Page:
Temperature-pressure profile of the hot Jupiter HD 189733b from HST sodium observations: Detection of upper atmospheric heating
Huitson, Catherine M.; Sing, David K.; Vidal-Madjar, A.; et al.Ballester, G.; Lecavelier des Etangs, A.; Desert, J.-M.; Pont, F.
Monthly Notices of the Royal Astronomical Society
Oxford University Press on behalf of the Royal Astronomical Society
We present transmission spectra of the hot Jupiter HD 189733b taken with the Space Telescope Imaging Spectrograph (STIS) aboard Hubble Space Telescope (HST). The spectra cover the wavelength range 5808–6380 Å with a resolving power of R= 5000. We detect absorption from the Na i doublet within the exoplanet’s atmosphere at the 9σ ...
We present transmission spectra of the hot Jupiter HD 189733b taken with the Space Telescope Imaging Spectrograph (STIS) aboard Hubble Space Telescope (HST). The spectra cover the wavelength range 5808–6380 Å with a resolving power of R= 5000. We detect absorption from the Na i doublet within the exoplanet’s atmosphere at the 9σ confidence level within a 5 Å band (absorption depth 0.09 ± 0.01 per cent) and use the data to measure the doublet’s spectral absorption profile. We detect only the narrow cores of the doublet. The narrowness of the feature could be due to an obscuring high-altitude haze of an unknown composition or a significantly sub-solar Na i abundance hiding the line wings beneath an H2 Rayleigh signature. These observations are consistent with previous broad-band spectroscopy from Advanced Camera for Surveys (ACS) and STIS, where a featureless spectrum was seen. We also investigate the effects of starspots on the Na i line profile, finding that their impact is minimal and within errors in the sodium feature. We compare the spectral absorption profile over 5.5 scale heights with model spectral absorption profiles and constrain the temperature at different atmospheric regions, allowing us to construct a vertical temperature profile. We identify two temperature regimes: a 1280 ± 240 K region derived from the Na i doublet line wings corresponding to altitudes below ∼500 km, and a 2800 ± 400 K region derived from the Na i doublet line cores corresponding to altitudes from ∼500 to 4000 km. The zero altitude is defined by the white-light radius of RP/R★= 0.15628 ± 0.00009. The temperature rises with altitude, which is likely evidence of a thermosphere. The absolute pressure scale depends on the species responsible for the Rayleigh signature and its abundance. We discuss a plausible scenario for this species, a high-altitude silicate haze and the atmospheric temperature–pressure profile that results. In this case, the high-altitude temperature rise for HD 189733b occurs at pressures of 10−5 to 10−8 bar.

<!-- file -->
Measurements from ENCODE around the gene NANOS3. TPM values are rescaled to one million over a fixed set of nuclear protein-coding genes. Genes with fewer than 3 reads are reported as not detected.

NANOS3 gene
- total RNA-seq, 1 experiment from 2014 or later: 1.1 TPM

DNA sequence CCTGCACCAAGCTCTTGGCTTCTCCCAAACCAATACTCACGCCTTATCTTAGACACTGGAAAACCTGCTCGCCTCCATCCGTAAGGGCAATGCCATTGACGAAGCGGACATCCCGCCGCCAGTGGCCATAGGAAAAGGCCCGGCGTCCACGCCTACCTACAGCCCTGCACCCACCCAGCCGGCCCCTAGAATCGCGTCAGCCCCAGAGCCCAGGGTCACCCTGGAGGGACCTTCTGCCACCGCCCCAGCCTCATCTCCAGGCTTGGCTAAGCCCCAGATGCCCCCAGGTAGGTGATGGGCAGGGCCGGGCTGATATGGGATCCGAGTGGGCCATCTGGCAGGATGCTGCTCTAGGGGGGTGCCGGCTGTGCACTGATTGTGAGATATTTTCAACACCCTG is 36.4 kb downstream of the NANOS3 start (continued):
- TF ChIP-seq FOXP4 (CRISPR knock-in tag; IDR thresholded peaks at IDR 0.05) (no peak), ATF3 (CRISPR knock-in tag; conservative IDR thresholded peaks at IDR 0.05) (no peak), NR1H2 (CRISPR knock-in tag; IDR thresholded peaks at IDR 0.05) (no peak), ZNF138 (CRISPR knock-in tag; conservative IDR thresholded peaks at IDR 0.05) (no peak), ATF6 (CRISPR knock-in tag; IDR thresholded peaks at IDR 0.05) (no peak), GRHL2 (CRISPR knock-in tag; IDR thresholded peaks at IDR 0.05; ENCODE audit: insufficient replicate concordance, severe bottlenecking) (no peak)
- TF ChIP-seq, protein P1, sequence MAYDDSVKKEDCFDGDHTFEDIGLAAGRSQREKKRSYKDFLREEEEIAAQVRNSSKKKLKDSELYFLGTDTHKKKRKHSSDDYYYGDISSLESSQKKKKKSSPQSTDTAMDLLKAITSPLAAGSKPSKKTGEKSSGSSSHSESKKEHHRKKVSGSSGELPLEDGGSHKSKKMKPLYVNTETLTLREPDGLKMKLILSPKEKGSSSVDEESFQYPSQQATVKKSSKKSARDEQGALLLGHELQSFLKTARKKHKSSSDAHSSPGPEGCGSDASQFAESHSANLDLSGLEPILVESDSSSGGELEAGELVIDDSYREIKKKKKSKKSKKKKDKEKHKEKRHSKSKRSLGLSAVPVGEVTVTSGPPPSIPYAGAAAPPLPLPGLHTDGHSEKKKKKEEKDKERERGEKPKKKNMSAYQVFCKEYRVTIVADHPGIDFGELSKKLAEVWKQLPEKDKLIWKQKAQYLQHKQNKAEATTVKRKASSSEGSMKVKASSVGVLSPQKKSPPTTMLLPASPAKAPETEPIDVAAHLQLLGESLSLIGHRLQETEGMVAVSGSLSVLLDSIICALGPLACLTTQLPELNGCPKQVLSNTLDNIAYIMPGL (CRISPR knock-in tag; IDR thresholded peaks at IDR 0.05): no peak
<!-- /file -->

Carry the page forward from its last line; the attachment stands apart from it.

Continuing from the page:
Physics and Astronomy
College of Engineering, Mathematics and Physical Sciences
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